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Nat Commun. 2015 Mar 19;6:6336. doi: 10.1038/ncomms7336.

Recurrent chromosomal gains and heterogeneous driver mutations characterise papillary renal cancer evolution.

Author information

1
1] Molecular and Population Genetics Laboratory, Wellcome Trust Centre for Human Genetics, Nuffield Department of Clinical Medicine, University of Oxford, Roosevelt Drive, Oxford OX3 7BN, UK [2] Department of Biomedicine, Research Group Human Genomics, University of Basel, Mattenstrasse 28, 4058 Basel, Switzerland.
2
Translational Cancer Therapeutics Laboratory, London Research Institute, Cancer Research UK, 44, Lincoln's Inn Fields, London WC2A 3LY, UK.
3
Bioinformatics and Biostatistics, London Research Institute, Cancer Research UK, 44, Lincoln's Inn Fields, London WC2A 3LY, UK.
4
Molecular and Population Genetics Laboratory, Wellcome Trust Centre for Human Genetics, Nuffield Department of Clinical Medicine, University of Oxford, Roosevelt Drive, Oxford OX3 7BN, UK.
5
University College London Cancer Institute and Hospitals, Huntley Street, London WC1E 6DD, UK.
6
Faculty of Mechanical Engineering, Institute of Mathematics and Physics, Slovak University of Technology, Namestie slobody 17, 812 31 Bratislava, Slovakia.
7
Department of Medicine, The Royal Marsden NHS Foundation Trust, 203 Fulham Road, London SW3 6JJ, UK.
8
1] Department of Urology, The Royal Marsden NHS Foundation Trust, 203 Fulham Road, London SW3 6JJ, UK [2] School of Medicine, University of Queensland, Brisbane, Australia.
9
Department of Histopathology, The Royal Marsden NHS Foundation Trust, 203 Fulham Road, London SW3 6JJ, UK.
10
Experimental Histopathology, London Research Institute, Cancer Research UK, 44, Lincoln's Inn Fields, London WC2A 3LY, UK.
11
Urology Centre, Guy's and St Thomas's Hospital NHS Foundation Trust, Great Maze Pond, London SE1 9RT, UK.
12
Advanced Sequencing Laboratory, London Research Institute, Cancer Research UK, 44, Lincoln's Inn Fields, London WC2A 3LY, UK.
13
Genomic analysis of tumour development, Instituto de Biomedicina y Biotecnología de Cantabria (CSIC-UC-Sodercan), Departamento de Biología Molecular, Universidad de Cantabria, 39011 Santander, Spain.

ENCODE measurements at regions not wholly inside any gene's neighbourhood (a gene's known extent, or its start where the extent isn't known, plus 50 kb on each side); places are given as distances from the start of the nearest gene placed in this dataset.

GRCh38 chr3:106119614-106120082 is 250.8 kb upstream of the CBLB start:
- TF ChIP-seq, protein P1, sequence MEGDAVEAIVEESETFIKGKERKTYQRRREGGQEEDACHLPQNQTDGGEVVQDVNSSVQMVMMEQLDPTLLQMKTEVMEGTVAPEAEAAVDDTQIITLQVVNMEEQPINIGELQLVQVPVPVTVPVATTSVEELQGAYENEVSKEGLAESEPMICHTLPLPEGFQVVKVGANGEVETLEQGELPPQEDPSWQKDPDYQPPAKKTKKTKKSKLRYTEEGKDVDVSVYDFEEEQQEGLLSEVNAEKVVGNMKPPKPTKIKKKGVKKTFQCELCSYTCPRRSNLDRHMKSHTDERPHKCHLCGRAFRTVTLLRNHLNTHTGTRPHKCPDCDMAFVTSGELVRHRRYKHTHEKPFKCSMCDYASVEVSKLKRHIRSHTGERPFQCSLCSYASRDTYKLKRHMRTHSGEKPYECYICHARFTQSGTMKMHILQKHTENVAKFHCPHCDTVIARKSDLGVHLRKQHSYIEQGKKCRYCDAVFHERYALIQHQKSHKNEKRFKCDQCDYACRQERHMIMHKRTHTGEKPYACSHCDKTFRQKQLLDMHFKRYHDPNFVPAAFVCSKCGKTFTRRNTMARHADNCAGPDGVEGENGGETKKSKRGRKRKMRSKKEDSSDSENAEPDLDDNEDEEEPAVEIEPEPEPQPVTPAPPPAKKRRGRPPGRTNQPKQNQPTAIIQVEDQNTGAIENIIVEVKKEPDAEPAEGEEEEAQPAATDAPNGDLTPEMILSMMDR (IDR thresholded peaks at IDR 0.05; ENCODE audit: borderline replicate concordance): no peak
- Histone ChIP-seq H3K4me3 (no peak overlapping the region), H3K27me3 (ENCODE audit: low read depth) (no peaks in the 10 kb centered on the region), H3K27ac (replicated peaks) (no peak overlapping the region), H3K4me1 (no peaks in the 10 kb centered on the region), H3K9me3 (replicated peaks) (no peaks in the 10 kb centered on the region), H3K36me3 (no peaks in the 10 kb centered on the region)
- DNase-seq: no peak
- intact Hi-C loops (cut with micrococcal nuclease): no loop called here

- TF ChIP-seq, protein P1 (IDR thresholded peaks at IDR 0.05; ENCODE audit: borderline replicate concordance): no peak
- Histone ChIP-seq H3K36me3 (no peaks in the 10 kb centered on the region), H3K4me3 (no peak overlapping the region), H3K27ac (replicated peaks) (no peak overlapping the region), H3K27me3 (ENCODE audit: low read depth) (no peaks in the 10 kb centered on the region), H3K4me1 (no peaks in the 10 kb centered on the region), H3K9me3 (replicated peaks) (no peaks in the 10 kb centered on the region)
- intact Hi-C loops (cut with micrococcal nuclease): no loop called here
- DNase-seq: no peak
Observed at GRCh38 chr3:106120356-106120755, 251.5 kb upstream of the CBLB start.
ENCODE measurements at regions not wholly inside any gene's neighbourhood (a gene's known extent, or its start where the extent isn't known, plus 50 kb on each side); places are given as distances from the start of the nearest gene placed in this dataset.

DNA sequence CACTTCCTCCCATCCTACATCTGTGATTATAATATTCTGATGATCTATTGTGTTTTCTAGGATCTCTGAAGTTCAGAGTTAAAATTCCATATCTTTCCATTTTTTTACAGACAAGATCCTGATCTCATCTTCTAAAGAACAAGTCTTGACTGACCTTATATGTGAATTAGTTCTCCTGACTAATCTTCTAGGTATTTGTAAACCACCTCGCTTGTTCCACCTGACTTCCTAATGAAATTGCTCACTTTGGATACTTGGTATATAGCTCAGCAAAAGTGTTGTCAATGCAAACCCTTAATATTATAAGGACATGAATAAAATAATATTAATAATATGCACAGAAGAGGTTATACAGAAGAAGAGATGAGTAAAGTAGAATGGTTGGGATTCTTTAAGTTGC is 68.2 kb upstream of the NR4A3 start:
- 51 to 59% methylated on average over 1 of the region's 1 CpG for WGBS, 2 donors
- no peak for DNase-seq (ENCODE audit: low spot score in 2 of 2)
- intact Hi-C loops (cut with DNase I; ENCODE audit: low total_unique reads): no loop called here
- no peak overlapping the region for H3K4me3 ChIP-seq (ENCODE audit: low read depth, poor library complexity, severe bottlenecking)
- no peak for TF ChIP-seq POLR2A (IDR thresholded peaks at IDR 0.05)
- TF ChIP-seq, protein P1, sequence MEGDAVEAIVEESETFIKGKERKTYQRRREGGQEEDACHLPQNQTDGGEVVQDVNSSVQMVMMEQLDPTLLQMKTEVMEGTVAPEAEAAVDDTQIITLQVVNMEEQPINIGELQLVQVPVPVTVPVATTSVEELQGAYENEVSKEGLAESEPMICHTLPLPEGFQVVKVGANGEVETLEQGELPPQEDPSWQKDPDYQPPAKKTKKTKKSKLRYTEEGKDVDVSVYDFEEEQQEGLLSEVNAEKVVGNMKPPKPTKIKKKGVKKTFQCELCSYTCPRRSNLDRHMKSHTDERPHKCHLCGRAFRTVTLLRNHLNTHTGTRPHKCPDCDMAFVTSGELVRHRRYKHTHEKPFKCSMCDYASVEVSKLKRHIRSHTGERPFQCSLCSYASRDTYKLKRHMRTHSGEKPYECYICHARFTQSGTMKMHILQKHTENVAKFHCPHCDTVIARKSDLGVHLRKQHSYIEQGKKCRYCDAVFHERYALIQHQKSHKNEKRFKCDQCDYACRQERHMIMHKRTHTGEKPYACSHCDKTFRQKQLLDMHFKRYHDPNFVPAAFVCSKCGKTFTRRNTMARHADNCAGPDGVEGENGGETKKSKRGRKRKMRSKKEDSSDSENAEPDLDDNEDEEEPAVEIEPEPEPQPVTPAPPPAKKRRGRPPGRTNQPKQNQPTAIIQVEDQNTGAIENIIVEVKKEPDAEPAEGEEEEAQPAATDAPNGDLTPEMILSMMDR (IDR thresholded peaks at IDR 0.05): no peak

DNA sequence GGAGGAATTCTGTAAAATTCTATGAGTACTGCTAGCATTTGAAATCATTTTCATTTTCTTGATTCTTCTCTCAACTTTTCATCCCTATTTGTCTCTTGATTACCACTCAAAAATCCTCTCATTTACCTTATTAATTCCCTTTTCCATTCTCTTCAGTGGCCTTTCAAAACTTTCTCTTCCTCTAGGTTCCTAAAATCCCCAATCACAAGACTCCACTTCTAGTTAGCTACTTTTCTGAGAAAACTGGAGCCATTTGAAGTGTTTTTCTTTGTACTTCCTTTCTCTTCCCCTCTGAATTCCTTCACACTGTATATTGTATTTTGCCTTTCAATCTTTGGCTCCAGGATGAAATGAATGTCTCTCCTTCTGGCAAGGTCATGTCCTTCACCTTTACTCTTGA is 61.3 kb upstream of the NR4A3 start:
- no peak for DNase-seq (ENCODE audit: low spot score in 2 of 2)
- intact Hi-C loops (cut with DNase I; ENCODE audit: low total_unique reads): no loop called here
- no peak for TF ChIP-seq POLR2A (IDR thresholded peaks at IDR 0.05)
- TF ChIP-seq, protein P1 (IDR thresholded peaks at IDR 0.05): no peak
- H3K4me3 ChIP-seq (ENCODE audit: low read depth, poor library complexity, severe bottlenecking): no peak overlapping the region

14
Department of Histopathology, Guy's and St Thomas's Hospital NHS Foundation Trust, Great Maze Pond, London SE1 9RT, UK.
15
Department of Oncology, Uro-Oncology Research Group, University of Cambridge, Cambridge CB2 0RE, UK.
16
Department of Urology, University Hospitals, Birmingham B15 2TH, UK.
17
Institute for Pathology, University Hospital Basel, Schönbeinstrasse 40, 4003 Basel, Switzerland.
18
Department of Oncology, Cancer and Haematology Centre, Churchill Hospital, Oxford University Hospitals, Oxford OX3 7LJ, UK.
19
Department of Medical Genetics, University of Cambridge, Cambridge CB2 0QQ, UK.
20
Department of Histopathology, Imperial College London, Hammersmith Hospital, London W12 0HS, UK.
21
Department of Histopathology, Medical Research Institute, University of Dundee Medical School, Ninewells Hospital, Dundee DD1 9SY, UK.
22
Hypoxia Biology Laboratory, Henry Wellcome Building for Molecular Physiology, Nuffield Department of Clinical Medicine, University of Oxford, Roosevelt Drive, Oxford OX3 7BN, UK.
23
Department of Biomedicine, Research Group Human Genomics, University of Basel, Mattenstrasse 28, 4058 Basel, Switzerland.
24
1] Translational Cancer Therapeutics Laboratory, London Research Institute, Cancer Research UK, 44, Lincoln's Inn Fields, London WC2A 3LY, UK [2] University College London Cancer Institute and Hospitals, Huntley Street, London WC1E 6DD, UK.
25
1] Molecular and Population Genetics Laboratory, Wellcome Trust Centre for Human Genetics, Nuffield Department of Clinical Medicine, University of Oxford, Roosevelt Drive, Oxford OX3 7BN, UK [2] NIHR Comprehensive Biomedical Research Centre, University of Oxford, Roosevelt Drive, Oxford OX3 7BN, UK.

Abstract

Papillary renal cell carcinoma (pRCC) is an important subtype of kidney cancer with a problematic pathological classification and highly variable clinical behaviour. Here we sequence the genomes or exomes of 31 pRCCs, and in four tumours, multi-region sequencing is undertaken. We identify BAP1, SETD2, ARID2 and Nrf2 pathway genes (KEAP1, NHE2L2 and CUL3) as probable drivers, together with at least eight other possible drivers. However, only ~10% of tumours harbour detectable pathogenic changes in any one driver gene, and where present, the mutations are often predicted to be present within cancer sub-clones. We specifically detect parallel evolution of multiple SETD2 mutations within different sub-regions of the same tumour. By contrast, large copy number gains of chromosomes 7, 12, 16 and 17 are usually early, monoclonal changes in pRCC evolution. The predominance of large copy number variants as the major drivers for pRCC highlights an unusual mode of tumorigenesis that may challenge precision medicine approaches.

PMID:
25790038
PMCID:
PMC4383019
DOI:
10.1038/ncomms7336
[Indexed for MEDLINE]
Free PMC Article

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